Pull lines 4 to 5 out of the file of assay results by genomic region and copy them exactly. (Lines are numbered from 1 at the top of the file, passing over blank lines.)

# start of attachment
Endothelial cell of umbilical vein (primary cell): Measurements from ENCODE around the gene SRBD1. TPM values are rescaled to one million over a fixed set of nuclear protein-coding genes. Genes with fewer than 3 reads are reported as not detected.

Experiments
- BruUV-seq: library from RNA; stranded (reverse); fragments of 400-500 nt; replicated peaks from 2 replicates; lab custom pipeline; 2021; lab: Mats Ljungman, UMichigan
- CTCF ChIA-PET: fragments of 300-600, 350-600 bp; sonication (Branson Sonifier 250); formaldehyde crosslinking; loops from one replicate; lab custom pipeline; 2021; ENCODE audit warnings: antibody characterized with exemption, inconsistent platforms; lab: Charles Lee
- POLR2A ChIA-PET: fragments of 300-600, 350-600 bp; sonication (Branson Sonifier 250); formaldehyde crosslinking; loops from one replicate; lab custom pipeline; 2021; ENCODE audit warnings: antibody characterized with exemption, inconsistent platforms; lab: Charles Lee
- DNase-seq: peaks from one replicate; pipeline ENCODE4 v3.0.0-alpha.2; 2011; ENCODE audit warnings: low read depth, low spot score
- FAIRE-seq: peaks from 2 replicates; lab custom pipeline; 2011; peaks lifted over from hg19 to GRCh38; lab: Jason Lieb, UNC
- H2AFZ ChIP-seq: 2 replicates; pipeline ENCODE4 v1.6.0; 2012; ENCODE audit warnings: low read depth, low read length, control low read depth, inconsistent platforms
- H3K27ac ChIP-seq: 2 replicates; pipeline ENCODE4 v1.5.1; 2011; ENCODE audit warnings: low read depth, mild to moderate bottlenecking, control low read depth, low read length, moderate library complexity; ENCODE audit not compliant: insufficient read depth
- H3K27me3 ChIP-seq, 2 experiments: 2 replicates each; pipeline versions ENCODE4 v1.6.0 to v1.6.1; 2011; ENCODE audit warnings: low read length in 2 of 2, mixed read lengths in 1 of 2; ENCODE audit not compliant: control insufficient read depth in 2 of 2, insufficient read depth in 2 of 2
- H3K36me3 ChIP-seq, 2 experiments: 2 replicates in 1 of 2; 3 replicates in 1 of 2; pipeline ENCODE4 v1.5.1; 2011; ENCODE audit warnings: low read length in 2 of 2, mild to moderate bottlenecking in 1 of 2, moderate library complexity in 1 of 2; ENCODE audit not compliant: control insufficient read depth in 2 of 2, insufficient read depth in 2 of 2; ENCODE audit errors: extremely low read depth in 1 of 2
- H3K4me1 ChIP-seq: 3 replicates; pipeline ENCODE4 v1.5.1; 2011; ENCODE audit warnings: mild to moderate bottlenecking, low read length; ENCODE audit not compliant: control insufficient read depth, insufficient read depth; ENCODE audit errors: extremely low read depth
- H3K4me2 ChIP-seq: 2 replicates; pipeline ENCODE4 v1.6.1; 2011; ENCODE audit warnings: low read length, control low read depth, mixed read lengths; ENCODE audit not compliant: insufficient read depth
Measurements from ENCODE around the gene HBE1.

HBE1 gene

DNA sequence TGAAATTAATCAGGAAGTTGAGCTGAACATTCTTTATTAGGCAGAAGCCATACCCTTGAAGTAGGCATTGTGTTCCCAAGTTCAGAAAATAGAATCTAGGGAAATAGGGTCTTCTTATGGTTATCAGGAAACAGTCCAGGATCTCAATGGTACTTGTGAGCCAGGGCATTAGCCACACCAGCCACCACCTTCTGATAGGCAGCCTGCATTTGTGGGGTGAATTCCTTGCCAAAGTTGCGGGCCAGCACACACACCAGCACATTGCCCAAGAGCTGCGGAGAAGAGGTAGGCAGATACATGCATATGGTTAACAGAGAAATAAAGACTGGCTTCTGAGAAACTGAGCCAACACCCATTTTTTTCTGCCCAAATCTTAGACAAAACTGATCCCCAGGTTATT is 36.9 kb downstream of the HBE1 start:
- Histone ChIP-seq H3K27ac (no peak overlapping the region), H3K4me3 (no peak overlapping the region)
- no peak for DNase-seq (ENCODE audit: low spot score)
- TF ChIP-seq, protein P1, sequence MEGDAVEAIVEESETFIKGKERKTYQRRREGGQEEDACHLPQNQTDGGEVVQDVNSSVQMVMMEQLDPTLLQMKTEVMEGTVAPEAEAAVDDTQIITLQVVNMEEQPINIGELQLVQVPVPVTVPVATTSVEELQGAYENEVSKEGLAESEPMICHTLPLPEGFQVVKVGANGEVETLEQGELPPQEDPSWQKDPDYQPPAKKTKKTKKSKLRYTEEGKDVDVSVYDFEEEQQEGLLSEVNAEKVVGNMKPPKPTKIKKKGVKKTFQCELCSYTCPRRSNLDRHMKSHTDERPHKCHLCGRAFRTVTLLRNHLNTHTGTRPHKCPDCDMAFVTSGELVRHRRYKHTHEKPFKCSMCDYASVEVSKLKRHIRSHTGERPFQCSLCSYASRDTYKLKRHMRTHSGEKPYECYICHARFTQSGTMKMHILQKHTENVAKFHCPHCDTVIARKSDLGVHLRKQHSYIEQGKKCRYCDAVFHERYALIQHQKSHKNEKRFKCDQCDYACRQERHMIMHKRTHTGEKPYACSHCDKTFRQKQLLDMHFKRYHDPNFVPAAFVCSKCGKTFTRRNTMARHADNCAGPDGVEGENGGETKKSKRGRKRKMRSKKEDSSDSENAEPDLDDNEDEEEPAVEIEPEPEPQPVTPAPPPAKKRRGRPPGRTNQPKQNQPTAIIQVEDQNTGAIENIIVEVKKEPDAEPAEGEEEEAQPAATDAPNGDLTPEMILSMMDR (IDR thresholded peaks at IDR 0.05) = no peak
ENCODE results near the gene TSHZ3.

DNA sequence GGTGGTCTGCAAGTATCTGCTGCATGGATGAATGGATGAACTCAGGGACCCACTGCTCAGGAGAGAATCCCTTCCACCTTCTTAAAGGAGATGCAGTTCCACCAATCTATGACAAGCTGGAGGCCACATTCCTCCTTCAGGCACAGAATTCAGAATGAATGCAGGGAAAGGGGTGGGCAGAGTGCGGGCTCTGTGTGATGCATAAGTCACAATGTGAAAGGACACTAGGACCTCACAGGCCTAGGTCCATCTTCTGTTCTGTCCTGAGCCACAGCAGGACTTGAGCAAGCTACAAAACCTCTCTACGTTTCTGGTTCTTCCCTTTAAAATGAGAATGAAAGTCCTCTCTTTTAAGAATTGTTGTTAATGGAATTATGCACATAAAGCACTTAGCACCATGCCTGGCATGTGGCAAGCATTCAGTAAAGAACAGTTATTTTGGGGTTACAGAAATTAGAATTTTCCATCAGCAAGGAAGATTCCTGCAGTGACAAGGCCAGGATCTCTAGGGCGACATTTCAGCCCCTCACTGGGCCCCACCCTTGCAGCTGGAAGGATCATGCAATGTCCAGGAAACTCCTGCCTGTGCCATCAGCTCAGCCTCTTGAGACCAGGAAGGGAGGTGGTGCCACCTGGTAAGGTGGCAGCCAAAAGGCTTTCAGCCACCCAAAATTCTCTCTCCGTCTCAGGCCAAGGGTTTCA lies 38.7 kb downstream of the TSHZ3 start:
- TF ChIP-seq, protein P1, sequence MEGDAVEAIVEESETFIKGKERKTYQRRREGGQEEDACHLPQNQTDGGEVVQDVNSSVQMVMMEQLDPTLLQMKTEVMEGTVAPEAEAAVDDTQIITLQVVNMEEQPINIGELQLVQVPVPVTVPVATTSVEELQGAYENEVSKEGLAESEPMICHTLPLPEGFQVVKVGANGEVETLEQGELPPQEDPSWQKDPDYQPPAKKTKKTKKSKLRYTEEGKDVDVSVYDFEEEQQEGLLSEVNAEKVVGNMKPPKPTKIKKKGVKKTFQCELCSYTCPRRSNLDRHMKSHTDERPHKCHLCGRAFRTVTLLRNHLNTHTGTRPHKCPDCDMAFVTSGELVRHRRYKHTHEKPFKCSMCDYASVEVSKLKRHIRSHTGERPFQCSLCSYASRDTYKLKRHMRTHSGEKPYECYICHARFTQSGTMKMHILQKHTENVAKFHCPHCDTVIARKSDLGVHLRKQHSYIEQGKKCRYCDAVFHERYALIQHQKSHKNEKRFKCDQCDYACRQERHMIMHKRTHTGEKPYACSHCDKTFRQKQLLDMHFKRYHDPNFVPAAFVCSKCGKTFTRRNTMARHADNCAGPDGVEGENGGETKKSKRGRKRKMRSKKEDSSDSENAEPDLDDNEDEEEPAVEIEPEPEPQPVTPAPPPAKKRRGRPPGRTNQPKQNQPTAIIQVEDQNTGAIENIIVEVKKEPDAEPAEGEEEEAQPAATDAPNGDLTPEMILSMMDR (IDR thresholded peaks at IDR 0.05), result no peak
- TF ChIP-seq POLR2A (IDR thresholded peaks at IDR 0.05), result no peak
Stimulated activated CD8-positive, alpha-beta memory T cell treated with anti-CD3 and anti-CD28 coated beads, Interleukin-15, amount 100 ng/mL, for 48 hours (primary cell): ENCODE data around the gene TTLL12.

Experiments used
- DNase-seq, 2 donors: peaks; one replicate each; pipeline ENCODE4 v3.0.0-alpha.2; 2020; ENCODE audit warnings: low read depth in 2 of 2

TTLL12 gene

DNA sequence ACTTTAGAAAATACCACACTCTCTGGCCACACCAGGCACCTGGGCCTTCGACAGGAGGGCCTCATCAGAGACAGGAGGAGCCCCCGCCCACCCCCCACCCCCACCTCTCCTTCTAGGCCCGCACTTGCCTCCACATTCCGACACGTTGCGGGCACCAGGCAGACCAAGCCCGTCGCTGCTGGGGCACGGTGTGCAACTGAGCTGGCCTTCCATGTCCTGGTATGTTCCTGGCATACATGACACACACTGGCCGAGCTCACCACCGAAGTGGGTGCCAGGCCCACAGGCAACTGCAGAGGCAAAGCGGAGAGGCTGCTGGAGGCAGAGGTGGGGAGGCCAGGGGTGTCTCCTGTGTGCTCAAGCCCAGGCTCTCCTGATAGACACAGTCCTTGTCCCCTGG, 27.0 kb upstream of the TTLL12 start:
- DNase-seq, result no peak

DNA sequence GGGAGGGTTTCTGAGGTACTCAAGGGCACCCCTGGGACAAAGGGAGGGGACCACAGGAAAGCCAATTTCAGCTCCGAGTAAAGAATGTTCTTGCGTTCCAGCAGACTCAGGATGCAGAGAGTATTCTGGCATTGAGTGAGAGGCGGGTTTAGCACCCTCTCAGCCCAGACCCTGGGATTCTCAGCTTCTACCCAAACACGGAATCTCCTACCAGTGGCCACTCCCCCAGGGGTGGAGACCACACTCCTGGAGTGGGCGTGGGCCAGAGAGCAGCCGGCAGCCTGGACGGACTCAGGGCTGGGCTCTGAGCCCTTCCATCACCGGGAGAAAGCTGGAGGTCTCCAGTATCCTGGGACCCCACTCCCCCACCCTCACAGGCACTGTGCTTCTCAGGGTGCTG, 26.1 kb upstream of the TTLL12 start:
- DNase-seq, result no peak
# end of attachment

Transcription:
- CTCF ChIA-PET: fragments of 300-600, 350-600 bp; sonication (Branson Sonifier 250); formaldehyde crosslinking; loops from one replicate; lab custom pipeline; 2021; ENCODE audit warnings: antibody characterized with exemption, inconsistent platforms; lab: Charles Lee
- POLR2A ChIA-PET: fragments of 300-600, 350-600 bp; sonication (Branson Sonifier 250); formaldehyde crosslinking; loops from one replicate; lab custom pipeline; 2021; ENCODE audit warnings: antibody characterized with exemption, inconsistent platforms; lab: Charles Lee